8-D Races to Watch: Porlamar (Mariño)

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Escudo_Santiago_MariñoThe Santiago Mariño Municipality in Margarita Island is the most populated of Nueva Esparta State. It holds the largest city and economic center of the island, Porlamar.

It’s also one of the biggest opposition strongholds in recent local elections. Chavismo has never been able to win Porlamar’s mayorship, even in those cases when they won the State’s governorship. Now, the PSUV-GPP is more determined than ever to end this losing streak for once and for all.

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Incumbent Porlamar mayor Alfredo Diaz (MUD), candidate for re-election.

The incumbent mayor of Porlamar, Alfredo Díaz is looking to win his second term. Recently, he got the strong backing of Henrique Capriles in a campaign rally.

However, the National Assembly recently opened a special investigation against him for alleged corruption during his tenure. Díaz has said that he’s open to any inquiry and accussed Chavismo to using this just as an electoral ploy.

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Milka Oliveros, PSUV candidate in 2004 and 2008.

But Chavismo had to look for a candidate to beat Díaz, as Milca Oliveros who ran (and lost) in 2004 and 2008 couldn’t go for a third time.

The reason? She’s now Nueva Esparta’s Secretary-General of Government, the second highest executive position in the State, after the victory of Carlos Mata Figueroa as governor last year.

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Former Enviroment Minister Dante Rivas, candidate of the PSUV-GPP

Instead, Chavismo drafted local boy and once rising star Dante Rivas as candidate.

After his job in the Identification Service (SAIME), Rivas went to the INTTT (the national DMV), without much success. Then he was Enviroment Minister briefly.

Now, he wants to restore Porlamar as a tourist destination and make Mariño a “21st Century municipality”.

1 COMMENT

  1. “Now, he wants to restore Porlamar as a quality tourist destination and make Mariño a “21st Century municipality”.”
    That really hurt. I hadn’t laughed so loud for a long time. I still have tears in my eyes.

  2. Ive just read that ecarri withdrew, oh boy, I sure hope that SOB rodriguez guets served!

    isnt libertador one of those races to watch? 😉

  3. Rivas could be successfull as a manager, but he’s pretty weak as politician. His strategies and speech are so adeco fashioned, giving washing machines and using the old Morel’s slogan (“Con Dante Mariño va pa’ lante”. wow such creative). The chavista insiders are worried about that.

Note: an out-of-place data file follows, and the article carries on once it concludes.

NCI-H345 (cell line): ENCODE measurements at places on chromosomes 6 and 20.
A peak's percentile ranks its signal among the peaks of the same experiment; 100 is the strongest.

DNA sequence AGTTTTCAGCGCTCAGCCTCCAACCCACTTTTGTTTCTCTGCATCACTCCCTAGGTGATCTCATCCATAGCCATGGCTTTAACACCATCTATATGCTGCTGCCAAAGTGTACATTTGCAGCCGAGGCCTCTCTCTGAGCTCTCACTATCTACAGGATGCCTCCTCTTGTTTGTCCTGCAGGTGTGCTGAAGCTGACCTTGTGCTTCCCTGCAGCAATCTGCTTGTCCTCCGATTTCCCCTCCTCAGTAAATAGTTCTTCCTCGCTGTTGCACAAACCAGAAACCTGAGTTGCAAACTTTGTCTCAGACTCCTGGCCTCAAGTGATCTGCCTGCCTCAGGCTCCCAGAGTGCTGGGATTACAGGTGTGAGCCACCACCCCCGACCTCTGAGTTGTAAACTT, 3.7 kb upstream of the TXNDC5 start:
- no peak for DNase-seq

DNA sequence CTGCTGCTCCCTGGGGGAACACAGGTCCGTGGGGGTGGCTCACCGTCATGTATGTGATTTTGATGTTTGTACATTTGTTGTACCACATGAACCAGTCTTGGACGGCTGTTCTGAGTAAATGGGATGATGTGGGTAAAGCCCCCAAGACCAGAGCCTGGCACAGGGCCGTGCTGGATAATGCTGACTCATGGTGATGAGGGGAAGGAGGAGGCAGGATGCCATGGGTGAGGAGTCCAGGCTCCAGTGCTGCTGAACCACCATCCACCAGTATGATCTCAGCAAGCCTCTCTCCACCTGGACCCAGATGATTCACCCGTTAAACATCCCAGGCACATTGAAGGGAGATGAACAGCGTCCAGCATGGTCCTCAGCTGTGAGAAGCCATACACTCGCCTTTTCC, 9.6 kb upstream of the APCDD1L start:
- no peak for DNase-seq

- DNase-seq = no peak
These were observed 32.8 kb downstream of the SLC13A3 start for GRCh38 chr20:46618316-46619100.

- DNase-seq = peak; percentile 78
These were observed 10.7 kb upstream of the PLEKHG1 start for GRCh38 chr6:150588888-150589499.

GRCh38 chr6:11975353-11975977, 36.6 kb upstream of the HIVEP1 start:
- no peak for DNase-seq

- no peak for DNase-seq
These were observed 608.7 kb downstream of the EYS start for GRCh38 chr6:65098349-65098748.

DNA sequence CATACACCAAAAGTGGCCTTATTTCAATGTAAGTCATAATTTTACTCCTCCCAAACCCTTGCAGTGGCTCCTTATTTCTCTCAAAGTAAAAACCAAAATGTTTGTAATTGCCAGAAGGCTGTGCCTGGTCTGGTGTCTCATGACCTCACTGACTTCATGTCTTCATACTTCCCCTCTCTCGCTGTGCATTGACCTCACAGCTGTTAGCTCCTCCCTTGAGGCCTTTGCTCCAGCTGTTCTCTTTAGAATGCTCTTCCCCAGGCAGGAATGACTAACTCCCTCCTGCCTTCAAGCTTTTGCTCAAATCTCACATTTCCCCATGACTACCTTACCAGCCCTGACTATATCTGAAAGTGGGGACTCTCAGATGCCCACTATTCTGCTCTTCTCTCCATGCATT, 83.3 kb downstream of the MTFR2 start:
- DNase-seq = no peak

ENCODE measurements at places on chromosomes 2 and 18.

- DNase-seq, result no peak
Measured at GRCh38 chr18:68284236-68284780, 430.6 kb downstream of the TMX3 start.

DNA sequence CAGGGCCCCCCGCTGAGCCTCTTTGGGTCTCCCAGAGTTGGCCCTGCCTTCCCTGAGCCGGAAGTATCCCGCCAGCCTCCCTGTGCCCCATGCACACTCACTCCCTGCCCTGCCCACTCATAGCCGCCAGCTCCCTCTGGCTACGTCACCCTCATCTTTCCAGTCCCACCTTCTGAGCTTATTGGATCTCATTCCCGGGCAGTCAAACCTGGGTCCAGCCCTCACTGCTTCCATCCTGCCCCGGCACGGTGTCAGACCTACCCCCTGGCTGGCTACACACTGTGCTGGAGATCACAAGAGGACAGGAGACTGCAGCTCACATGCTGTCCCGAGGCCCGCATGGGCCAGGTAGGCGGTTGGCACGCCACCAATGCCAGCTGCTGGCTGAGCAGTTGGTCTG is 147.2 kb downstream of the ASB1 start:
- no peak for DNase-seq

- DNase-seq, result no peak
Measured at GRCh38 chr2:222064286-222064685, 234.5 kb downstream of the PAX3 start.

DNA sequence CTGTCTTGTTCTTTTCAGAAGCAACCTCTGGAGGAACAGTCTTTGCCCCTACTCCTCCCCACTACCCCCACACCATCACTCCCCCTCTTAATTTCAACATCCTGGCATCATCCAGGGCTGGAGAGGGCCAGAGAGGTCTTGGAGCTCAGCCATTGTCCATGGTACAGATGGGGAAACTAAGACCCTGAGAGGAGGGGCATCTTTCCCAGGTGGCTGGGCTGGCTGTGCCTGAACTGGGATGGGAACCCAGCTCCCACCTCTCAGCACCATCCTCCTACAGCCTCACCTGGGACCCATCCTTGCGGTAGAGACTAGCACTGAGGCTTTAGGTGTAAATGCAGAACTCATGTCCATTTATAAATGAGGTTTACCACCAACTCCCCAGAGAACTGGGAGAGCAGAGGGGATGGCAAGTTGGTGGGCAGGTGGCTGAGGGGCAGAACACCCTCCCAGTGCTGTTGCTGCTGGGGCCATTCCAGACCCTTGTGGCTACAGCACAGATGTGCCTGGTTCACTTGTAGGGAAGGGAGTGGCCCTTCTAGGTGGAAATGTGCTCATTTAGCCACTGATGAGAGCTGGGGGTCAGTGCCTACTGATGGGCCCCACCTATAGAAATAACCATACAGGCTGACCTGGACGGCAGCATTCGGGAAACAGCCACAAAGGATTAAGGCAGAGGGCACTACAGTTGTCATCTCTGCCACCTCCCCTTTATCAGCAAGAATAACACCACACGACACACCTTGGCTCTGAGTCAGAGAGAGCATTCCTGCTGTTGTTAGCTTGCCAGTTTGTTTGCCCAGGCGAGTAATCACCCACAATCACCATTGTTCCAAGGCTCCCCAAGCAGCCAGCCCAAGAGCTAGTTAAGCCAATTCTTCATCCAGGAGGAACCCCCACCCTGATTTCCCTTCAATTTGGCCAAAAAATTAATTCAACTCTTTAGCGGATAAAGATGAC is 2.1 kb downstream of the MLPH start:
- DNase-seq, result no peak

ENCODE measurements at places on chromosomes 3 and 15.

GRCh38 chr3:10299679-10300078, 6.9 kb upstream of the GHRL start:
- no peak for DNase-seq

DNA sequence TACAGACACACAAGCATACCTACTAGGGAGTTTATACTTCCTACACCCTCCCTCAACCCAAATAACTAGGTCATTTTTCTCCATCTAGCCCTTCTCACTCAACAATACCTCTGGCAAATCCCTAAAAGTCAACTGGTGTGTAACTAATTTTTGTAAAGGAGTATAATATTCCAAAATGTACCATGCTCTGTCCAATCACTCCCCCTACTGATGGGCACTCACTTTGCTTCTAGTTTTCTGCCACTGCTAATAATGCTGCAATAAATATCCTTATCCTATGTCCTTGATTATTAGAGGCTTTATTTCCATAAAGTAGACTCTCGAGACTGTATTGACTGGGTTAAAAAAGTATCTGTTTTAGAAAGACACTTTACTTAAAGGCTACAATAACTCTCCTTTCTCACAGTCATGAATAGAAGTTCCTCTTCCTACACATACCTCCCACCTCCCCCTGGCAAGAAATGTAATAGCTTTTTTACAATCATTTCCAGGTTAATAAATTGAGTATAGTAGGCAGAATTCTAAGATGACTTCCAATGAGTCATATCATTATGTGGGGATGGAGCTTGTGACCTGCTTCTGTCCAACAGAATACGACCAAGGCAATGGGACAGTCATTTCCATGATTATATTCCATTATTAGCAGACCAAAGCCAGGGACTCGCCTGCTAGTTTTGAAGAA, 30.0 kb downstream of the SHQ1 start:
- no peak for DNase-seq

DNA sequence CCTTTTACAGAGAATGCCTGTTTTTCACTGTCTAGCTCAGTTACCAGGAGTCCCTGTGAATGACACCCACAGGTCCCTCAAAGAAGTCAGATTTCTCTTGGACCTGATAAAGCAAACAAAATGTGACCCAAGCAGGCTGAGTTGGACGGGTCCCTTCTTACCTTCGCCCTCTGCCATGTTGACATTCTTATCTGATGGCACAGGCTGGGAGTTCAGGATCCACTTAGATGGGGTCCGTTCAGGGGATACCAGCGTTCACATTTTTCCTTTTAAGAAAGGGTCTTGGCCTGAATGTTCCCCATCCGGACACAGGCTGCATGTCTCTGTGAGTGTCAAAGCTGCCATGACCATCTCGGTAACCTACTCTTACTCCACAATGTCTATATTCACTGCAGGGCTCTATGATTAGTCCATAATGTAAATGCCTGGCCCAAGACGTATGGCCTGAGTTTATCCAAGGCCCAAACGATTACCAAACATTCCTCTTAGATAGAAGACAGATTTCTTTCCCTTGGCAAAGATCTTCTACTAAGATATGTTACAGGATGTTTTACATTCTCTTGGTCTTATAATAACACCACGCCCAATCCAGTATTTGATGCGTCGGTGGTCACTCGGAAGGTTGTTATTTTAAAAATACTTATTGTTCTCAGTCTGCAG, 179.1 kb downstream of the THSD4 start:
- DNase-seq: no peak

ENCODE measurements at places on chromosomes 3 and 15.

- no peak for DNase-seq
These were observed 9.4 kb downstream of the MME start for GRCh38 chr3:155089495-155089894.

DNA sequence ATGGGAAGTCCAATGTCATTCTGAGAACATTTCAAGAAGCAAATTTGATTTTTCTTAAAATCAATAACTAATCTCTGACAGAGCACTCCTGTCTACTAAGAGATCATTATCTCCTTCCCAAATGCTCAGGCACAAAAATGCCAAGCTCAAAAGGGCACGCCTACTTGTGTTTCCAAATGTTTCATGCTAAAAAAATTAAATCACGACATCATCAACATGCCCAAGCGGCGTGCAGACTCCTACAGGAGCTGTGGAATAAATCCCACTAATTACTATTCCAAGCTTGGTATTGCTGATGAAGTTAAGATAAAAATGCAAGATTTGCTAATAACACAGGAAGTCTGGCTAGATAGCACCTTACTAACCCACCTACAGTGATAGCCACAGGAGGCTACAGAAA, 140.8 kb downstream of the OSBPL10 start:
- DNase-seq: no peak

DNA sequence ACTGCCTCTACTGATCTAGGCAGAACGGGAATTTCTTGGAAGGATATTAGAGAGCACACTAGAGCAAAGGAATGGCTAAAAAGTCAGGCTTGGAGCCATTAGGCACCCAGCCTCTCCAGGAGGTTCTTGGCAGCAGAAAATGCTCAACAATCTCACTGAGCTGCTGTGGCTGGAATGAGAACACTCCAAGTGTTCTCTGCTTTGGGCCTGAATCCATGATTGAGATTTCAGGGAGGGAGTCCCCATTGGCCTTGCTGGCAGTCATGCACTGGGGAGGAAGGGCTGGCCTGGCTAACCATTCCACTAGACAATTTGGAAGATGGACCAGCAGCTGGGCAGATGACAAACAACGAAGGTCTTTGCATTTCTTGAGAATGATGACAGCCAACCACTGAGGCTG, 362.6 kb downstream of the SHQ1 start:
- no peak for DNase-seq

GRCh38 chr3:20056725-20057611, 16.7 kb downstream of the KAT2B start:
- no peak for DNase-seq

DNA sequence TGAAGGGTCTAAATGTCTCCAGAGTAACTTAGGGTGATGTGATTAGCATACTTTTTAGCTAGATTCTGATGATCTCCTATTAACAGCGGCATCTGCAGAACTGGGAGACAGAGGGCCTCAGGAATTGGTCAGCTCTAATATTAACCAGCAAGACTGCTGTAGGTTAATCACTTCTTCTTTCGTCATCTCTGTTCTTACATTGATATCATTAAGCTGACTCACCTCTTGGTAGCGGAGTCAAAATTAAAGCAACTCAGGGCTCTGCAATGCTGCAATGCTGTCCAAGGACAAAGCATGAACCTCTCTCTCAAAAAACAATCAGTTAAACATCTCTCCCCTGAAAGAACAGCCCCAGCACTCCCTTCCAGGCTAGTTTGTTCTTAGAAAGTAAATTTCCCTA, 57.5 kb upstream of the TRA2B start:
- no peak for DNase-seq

And the chavistas ruled Mariño during the Eligio Hernández’s administration. He brincó la talanquera with PODEMOS, and la brincó again when PODEMOS turned into oppo.

    And the Alfredo’s management were a little better than Eligio’s one, but it could be a lot better. I mean, A LOT.

  4. “21st Century municipality”???

    Hell, we would be happy with 20th Century. And, as far as turning it into a “quality tourist destination”, Chavismo shut the door on that when they blocked the opening of the new Cruise Port.

    Also, the governorship would still be Opposition today, if the MUD had had enough balls to retire Morel, a walking, talking dinosaur from the Fourth.

    • “Also, the governorship would still be Opposition today, if the MUD had had enough balls to retire Morel, a walking, talking dinosaur from the Fourth”.

      ^This.

    • Also this, the most unbelievable bad governor that Margarita has had in a long time.
      I honestly believe that he had an aversion to doing anything.
      Couldn’t believe it when he was the candidate.

      • I haven’t been back to Margarita in a couple years. The last time I went everything was so much cleaner. However, the taxi drivers were going on strike because of armed hold-up’s. I’ve been holding off going back because of all the bad press, but my wife has lots of family there. Has much changed over the last two years? We love to stay a week at El Yaque and watch the wind surfers.

  5. By tourist do they actually mean travel to Venezuela? I’d consider it if they opened a zoo full of chavistas and I could get a free plasma TV shipped to my home on my way out.

    • Regrettably, when I speak to people about Venezuela (to keep my conscience clean) I have to tell them that under no circumstance will I recommend travel to Venezuela. I used to recommend it to my more adventurous and experienced friends. Now, I can no longer recommend it under any circumstances.

  6. The international tourism market is absolutely dead.
    The few Brazilians or Argentinians that show up are so, how to be kind, careful with their money that they contribute little to the island.

    They don’t want to make advance reservations because they read that it’s cheaper to pay in Bolivars rather than having a fixed reservation.
    Of course they want to come during Christmas / New Year’s or Semana Santa.

    Good luck with that.

    The rest of the world has just stopped coming.
    It’s such a shame.

    • “They don’t want to make advance reservations because they read that it’s cheaper to pay in Bolivars rather than having a fixed reservation.”

      And they are right, which is another problem created by the currency controls.

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